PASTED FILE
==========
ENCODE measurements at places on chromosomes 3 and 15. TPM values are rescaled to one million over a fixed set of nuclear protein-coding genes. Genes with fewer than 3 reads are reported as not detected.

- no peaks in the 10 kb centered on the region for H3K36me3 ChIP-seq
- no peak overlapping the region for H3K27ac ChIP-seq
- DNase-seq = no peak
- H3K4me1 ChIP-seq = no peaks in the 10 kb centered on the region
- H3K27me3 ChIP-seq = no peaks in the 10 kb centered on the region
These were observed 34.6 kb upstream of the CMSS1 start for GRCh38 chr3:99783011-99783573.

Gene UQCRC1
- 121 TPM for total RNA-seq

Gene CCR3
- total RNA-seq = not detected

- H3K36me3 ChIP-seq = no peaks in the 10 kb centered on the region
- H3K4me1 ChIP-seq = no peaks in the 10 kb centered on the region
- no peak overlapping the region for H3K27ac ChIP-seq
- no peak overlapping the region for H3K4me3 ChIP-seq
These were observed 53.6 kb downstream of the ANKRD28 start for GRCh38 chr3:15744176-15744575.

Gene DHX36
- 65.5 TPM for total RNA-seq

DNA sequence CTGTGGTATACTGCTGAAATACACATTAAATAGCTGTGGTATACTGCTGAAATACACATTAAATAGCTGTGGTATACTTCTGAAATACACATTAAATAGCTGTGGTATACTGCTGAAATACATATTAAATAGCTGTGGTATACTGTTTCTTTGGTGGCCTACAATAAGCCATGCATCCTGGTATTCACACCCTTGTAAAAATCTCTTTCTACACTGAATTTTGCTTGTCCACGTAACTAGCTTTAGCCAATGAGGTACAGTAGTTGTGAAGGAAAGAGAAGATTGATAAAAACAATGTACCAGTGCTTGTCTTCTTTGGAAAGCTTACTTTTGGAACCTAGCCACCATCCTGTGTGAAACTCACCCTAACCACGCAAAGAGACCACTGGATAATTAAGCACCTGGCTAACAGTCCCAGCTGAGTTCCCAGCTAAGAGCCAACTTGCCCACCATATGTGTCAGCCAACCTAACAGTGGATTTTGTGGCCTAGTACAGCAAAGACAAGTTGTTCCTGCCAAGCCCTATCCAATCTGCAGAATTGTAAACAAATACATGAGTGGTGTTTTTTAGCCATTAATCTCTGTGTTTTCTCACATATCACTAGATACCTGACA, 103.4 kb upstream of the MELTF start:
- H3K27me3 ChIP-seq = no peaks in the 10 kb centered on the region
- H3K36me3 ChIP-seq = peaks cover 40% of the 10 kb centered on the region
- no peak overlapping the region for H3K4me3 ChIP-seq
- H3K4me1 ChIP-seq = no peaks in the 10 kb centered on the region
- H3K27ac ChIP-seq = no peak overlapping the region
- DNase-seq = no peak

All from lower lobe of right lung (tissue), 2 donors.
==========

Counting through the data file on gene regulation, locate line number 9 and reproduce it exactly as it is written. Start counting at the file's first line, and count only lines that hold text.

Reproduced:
- 121 TPM for total RNA-seq